Life Extension Super K with Advanced K2 Complex Softgels
Life Extension always gets a nod of approval from people looking for all natural ingredients, made without the typical fillers found in low-grade supplements.
This formulation is allergen-free and contains 1000 mcg of K1 and 1200 mcg of K2 in every dose. This larger dose ensures that you’re never deficient and realistically since K2 lasts up to 72 hours in the body, you could easily take one of these every other day with confidence. You won’t find a better price-point for such a large dose of vitamin K.
Thorne Research – Vitamin DK2 Liquid
This is an interesting liquid formula with a dropper included for accurate dosing. Thorne products are all allergen free.
The reason I like this one is that it also has vitamin D. Vitamin’s D and K2 work together to shuttle excess calcium out of the blood stream (where it can calcify on arterial walls) into to our bones to prevent and repair fractures and bone breaks. Each drop contains 500 iu of vitamin D and 100 mcg of K2: the optimal ratio that’s recommended for calcium control in the blood. With 600 doses in each bottle and the recommended dose being one or two drops per day, this is a great combination product if you’re looking to get your D and K2 in a single product.
NOW Foods Vitamin K-2,100mcg, 100 Vcaps
Each dose of this NOW Foods K2 and alfalfa formula has 100 mcg of vitamin K2 and 300 mg of alfalfa. You’ve been learning all about the benefits of K2 in this article; I’ve previously discussed the benefits of alfalfa in this article.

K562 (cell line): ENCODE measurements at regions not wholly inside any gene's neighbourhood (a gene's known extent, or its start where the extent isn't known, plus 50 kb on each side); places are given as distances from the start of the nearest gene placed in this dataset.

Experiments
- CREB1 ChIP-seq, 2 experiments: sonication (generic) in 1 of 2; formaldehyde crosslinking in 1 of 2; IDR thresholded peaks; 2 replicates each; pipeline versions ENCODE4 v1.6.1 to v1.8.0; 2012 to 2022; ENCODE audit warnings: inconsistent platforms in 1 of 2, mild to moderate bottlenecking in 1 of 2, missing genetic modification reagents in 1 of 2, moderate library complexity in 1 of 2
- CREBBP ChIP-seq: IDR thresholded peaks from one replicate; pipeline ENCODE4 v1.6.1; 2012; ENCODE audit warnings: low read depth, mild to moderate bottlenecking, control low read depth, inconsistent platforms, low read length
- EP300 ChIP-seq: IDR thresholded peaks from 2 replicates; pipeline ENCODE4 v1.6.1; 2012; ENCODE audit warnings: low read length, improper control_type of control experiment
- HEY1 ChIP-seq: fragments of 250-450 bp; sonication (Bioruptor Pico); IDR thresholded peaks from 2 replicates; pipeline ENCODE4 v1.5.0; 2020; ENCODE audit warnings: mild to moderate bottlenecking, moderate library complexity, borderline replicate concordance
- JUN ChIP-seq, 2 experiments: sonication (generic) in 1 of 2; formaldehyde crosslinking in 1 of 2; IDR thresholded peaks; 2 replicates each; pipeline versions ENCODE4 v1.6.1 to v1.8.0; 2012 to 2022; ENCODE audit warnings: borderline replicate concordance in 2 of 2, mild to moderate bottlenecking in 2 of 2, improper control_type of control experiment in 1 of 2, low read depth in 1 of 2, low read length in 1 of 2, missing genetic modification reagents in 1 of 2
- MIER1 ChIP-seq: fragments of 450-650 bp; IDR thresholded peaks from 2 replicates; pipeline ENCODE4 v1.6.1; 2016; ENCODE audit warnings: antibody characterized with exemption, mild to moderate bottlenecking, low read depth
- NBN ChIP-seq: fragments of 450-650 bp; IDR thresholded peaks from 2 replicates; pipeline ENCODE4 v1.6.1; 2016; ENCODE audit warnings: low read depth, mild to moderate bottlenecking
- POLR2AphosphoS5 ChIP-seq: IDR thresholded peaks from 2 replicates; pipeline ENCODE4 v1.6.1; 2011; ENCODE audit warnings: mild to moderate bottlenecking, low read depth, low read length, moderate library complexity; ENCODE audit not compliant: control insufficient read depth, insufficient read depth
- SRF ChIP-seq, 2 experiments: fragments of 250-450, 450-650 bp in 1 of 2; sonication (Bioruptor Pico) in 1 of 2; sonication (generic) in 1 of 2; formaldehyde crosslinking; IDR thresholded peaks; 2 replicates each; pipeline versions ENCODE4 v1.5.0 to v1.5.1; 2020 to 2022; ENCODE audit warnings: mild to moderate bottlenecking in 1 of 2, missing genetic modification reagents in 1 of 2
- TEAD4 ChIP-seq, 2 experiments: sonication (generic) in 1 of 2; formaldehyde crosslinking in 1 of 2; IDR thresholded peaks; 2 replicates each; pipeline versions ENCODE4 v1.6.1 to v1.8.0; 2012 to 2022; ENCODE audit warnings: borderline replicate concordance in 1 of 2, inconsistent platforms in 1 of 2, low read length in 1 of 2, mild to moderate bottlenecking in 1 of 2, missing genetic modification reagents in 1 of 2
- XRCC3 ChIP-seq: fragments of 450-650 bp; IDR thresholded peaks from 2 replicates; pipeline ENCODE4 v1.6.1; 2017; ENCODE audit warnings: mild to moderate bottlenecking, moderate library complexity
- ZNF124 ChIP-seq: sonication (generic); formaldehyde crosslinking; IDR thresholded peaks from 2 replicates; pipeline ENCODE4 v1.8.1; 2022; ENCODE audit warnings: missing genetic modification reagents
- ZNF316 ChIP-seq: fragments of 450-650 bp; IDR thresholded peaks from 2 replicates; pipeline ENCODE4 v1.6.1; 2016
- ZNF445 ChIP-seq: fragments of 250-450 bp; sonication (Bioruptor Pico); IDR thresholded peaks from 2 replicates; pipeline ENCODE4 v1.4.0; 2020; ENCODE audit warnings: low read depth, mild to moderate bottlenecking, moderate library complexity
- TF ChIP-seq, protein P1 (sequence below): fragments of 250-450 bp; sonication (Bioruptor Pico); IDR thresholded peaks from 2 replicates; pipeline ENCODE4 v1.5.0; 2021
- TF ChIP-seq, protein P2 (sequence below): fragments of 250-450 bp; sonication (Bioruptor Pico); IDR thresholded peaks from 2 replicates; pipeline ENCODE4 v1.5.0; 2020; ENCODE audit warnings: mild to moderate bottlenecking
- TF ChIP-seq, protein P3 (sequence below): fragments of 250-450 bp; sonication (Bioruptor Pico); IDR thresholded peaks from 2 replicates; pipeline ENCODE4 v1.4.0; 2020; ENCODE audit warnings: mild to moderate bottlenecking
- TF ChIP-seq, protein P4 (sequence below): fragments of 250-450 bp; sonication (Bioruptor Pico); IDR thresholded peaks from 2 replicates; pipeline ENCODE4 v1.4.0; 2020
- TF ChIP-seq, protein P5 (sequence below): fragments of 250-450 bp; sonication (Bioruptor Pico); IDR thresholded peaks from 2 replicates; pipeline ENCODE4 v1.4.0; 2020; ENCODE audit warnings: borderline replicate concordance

Alfalfa offers cholesterol and hormone-balancing benefits, can help reduce joint and muscle pain, and has proven immune-boosting benefits. At $0.10 per dose, this is one of the better values you’ll find anywhere for a quality K2 source.
Garden of Life Vitamin Code® – K Complex
This all natural formula from Garden of Life has the most biologically superior form of K2; raw MK-7 derived 100% from Natto. The K2 is contained in an omega rich liquid extracted from Chia and Flax seeds.
Last, this all-organic, vegetarian-friendly product has a blend of probiotics, digestive enzymes and alkalizing minerals taken from 17 different raw vegetables.
As with all Garden of Life products, no binders or fillers are used in any of their liqui-gel formulas. If you can swing the added price, this non-GMO-certified K2 and omega formula is a real heavy hitter!
Unless you eat plenty of the fermented foods mentioned earlier, you’re likely not getting enough K2 in your diet. And the body just cannot produce enough of it in the intestines to keep levels steady in the blood and liver.
Since there’s no risk of over-dosing or other health related problems in healthy individuals, there’s just no excuse to not get enough of this health-boosting vitamin.
Vitamin K is no longer just the “blood clotting” vitamin.
Learning all you’ve learned today, supplementing with vitamin K to improve bone density and avoid calcification on the walls of your arteries should be a must.